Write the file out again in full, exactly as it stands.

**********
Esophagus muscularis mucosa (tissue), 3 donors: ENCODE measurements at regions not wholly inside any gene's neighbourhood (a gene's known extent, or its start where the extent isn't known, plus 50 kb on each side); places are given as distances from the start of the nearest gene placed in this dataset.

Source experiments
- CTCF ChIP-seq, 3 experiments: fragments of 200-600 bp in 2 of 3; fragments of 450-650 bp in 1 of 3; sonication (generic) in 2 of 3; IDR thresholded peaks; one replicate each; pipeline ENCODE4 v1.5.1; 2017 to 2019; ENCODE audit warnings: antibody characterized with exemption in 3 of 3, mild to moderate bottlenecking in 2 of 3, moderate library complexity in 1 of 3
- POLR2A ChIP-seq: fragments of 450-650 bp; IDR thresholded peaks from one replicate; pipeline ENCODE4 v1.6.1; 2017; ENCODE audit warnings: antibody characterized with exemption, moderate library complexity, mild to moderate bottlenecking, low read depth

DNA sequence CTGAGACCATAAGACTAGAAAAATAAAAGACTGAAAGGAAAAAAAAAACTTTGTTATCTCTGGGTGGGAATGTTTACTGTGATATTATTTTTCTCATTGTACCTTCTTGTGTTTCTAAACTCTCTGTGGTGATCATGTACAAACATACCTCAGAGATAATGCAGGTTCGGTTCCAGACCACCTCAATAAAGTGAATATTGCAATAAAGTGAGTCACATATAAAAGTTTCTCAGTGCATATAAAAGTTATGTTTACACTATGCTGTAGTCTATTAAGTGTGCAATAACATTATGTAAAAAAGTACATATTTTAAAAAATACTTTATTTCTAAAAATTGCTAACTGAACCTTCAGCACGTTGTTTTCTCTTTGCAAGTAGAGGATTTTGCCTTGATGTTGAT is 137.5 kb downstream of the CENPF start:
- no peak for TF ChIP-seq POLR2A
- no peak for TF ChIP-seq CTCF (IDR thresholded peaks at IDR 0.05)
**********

Esophagus muscularis mucosa (tissue), 3 donors: ENCODE measurements at regions not wholly inside any gene's neighbourhood (a gene's known extent, or its start where the extent isn't known, plus 50 kb on each side); places are given as distances from the start of the nearest gene placed in this dataset.

Source experiments
- CTCF ChIP-seq, 3 experiments: fragments of 200-600 bp in 2 of 3; fragments of 450-650 bp in 1 of 3; sonication (generic) in 2 of 3; IDR thresholded peaks; one replicate each; pipeline ENCODE4 v1.5.1; 2017 to 2019; ENCODE audit warnings: antibody characterized with exemption in 3 of 3, mild to moderate bottlenecking in 2 of 3, moderate library complexity in 1 of 3
- POLR2A ChIP-seq: fragments of 450-650 bp; IDR thresholded peaks from one replicate; pipeline ENCODE4 v1.6.1; 2017; ENCODE audit warnings: antibody characterized with exemption, moderate library complexity, mild to moderate bottlenecking, low read depth

DNA sequence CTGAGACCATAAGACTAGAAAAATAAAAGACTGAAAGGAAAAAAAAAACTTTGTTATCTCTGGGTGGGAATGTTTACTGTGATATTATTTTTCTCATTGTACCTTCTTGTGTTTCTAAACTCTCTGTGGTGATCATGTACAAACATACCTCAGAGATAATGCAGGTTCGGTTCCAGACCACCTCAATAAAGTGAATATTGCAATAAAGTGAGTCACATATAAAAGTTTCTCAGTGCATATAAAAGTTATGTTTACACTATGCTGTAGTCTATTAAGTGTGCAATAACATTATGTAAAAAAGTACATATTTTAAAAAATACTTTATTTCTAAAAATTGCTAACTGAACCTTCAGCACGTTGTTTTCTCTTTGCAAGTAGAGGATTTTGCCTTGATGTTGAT is 137.5 kb downstream of the CENPF start:
- no peak for TF ChIP-seq POLR2A
- no peak for TF ChIP-seq CTCF (IDR thresholded peaks at IDR 0.05)